Lisa Chow is the economics reporter at WNYC. She tries to explore in her stories surprising aspects of New York’s many economies—in plain view or hidden, in neighborhoods or sectors.
Some analysts expect second quarter earnings for big banks will be disappointing because trading revenue has fallen and consumers and businesses have resisted taking out new loans, hurting bank profitability.
"It's going to be a very lackluster quarter with numbers that aren't going to impress anybody," said Brad Hintz, an analyst at Sanford Bernstein. "We're in a wait and see environment for all the financials right now."
J.P. Morgan Chase and Citigroup announce their second quarter earnings this week. Goldman Sachs and Bank of America, whose stock prices are each down 20 percent since the beginning of the year, announce next week.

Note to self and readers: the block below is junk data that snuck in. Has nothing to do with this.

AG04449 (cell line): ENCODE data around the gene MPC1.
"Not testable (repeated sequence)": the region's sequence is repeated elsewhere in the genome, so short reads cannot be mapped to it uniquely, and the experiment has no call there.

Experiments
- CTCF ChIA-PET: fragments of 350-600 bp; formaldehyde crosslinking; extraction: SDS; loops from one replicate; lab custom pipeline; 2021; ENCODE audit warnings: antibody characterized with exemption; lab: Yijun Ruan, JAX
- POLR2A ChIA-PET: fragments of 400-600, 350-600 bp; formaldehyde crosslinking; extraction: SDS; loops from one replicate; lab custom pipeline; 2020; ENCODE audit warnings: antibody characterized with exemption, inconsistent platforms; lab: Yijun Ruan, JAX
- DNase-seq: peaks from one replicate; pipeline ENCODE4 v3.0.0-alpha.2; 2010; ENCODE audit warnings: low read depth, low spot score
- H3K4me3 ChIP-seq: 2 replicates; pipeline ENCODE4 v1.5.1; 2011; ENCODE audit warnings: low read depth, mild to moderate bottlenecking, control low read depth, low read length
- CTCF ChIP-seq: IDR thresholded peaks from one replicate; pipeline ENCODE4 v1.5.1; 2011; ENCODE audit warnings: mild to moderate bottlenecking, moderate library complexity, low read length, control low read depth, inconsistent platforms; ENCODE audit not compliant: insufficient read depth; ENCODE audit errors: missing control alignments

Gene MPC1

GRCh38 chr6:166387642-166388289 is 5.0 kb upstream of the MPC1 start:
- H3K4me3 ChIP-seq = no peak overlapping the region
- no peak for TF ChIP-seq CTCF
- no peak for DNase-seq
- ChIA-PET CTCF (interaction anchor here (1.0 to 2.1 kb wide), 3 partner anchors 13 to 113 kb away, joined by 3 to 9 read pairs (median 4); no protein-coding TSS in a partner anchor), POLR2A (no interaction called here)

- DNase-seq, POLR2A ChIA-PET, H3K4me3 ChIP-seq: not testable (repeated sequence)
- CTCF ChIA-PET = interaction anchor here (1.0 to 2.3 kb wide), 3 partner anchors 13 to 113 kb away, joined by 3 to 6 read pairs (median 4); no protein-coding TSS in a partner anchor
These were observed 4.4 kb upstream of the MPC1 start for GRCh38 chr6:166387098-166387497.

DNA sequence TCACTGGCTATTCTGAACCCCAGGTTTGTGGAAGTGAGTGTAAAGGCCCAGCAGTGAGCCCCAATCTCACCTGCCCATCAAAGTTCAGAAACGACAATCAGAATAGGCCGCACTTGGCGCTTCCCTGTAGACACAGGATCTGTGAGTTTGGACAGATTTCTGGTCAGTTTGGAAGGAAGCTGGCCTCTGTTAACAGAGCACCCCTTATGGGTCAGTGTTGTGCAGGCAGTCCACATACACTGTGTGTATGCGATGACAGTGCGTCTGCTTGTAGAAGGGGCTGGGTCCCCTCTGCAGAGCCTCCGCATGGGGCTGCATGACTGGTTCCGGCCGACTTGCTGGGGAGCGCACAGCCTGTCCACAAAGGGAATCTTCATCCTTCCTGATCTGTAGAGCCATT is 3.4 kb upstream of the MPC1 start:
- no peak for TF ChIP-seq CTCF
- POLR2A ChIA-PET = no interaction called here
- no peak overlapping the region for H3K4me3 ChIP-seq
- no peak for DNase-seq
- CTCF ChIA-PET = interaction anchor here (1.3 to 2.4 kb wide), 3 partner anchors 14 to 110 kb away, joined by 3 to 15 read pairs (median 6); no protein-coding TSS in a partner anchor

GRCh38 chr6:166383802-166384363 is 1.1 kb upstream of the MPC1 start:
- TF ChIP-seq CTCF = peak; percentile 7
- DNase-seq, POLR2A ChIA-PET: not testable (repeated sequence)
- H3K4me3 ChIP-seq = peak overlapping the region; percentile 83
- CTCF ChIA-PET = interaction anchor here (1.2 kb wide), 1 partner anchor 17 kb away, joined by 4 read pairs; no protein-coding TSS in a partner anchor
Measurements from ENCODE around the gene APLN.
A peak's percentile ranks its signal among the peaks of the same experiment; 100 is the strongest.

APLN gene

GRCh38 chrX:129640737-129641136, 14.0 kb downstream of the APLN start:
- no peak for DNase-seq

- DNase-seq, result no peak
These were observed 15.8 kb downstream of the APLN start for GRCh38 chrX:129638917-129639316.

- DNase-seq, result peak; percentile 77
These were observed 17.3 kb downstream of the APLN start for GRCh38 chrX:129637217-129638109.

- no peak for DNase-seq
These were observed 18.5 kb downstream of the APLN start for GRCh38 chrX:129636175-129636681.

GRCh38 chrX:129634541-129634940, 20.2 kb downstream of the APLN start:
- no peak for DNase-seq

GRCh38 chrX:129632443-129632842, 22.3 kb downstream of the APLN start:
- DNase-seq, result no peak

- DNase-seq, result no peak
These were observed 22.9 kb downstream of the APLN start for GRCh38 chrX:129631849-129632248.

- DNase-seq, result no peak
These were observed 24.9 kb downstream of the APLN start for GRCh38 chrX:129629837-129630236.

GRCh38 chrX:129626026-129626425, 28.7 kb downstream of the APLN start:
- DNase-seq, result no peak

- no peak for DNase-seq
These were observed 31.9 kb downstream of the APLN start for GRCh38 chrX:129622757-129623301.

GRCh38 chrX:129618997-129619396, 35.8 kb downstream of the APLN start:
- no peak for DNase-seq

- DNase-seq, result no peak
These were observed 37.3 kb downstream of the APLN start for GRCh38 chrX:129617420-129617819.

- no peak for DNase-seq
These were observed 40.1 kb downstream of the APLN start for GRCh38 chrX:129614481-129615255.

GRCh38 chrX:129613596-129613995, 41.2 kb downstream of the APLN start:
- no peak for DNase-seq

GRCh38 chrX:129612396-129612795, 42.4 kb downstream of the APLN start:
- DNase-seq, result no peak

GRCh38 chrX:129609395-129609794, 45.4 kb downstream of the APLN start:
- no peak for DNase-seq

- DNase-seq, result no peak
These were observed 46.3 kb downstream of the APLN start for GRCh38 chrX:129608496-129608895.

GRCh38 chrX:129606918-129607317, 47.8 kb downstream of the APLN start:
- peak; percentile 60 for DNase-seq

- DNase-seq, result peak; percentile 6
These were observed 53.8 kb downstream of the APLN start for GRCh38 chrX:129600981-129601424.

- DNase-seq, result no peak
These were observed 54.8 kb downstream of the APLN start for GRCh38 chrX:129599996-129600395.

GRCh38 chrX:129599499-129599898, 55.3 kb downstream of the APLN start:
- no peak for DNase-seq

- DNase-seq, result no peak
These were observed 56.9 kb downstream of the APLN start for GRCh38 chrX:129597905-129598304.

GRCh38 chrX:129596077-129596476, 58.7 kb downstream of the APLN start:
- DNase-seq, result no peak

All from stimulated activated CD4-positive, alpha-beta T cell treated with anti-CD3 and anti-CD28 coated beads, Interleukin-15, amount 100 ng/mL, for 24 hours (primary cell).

Trading volumes are down because investors fled to safety in U.S. treasury bonds as the crisis in Greece was unfolding, Hintz said.
And because of the slow economy, the demand for new loans is low, which means banks are sitting on a lot of cash that's not earning much interest.
To boost profitability, Hintz, a former chief financial officer at the now-defunct Lehman Brothers, said banks won't be shy to cut costs — and that means layoffs.
"Whether you love it or hate it, I think the one fact that we all know is that Wall Street shoots their wounded and eats their young, which means they will cut expenses in order to get their returns up," he said.
Hintz expects some Wall Street firms will cut high-paying and thus high-cost managing directors, particularly in fixed income departments, later this month and August.